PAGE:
After being away for 4 weeks I came back and knew that I had 1,5 Months to bring the hull to a stage, where it can rest over the winter in a cradle outside without taking damage from rain and snow. This seemed possible even more because I had 2 weeks of vacation from my day job. So I hopped to build the majority of the hull in this 2 weeks.
As always when it comes to boat projects, everything took longer than expected. This is actually not really worth mentioning because well known by everybody. Still I underestimated the work regarding all stringers/ chinelogs massively. How much time could it take to glue 10 pieces of wood to the stations? Should be done in 1 week. I (try to) keep track of the hours but not for every sub sub project. So I can only estimate from the overall hours for the entire hull. I think the stringers/ chinelogs took me overall 80-100 hours and the result is far from perfect when it comes to curves and joints. Because of the deadline I had the feeling that I had to force the completion and deal with the outcome later. The planking of the hull went ok overall. It was also time consuming and sometimes very difficult to handle the plywood alone but I had much more satisfaction because of the way more visible progress. The only thing I honestly dislike is the way of the landing of the panels at the chinelogs. What I did has nothing to do with something like a wood boat builders elegance in anyway. It will work out as planed, but next time I would stick to David’s plans rather than trying to find smarter shortcuts. ;)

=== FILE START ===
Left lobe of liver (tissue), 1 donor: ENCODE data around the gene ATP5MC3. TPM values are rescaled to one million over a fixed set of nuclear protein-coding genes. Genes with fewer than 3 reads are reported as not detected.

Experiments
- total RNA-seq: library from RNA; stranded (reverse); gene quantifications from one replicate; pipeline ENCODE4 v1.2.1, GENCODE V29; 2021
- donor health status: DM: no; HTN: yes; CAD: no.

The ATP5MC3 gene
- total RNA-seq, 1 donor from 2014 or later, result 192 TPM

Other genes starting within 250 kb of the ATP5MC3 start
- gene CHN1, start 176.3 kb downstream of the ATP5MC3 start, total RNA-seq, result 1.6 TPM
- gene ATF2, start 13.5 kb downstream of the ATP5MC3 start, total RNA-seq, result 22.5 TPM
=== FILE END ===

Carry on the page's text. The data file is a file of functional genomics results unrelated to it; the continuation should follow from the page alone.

Then there were only a few days of laminating left. I laminated 4 staggered layers of 320g/m² biax over the chines, 1layer 320g biax underwater and 1 layer 160g biax at the topsides. The bottom panel/keel area will get some additional layers when I laminate the keel to the hull next year.
Next, turning the hull …